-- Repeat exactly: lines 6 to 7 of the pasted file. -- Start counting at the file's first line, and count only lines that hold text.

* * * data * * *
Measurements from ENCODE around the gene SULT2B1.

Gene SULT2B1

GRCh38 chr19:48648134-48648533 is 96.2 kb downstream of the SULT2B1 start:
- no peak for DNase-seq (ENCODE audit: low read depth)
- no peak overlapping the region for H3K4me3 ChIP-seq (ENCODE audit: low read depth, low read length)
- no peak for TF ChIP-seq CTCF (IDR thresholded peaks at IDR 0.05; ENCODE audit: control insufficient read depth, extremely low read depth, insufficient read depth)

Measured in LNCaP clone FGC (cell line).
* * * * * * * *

- no peak for TF ChIP-seq CTCF (IDR thresholded peaks at IDR 0.05; ENCODE audit: control insufficient read depth, extremely low read depth, insufficient read depth)

Measured in LNCaP clone FGC (cell line).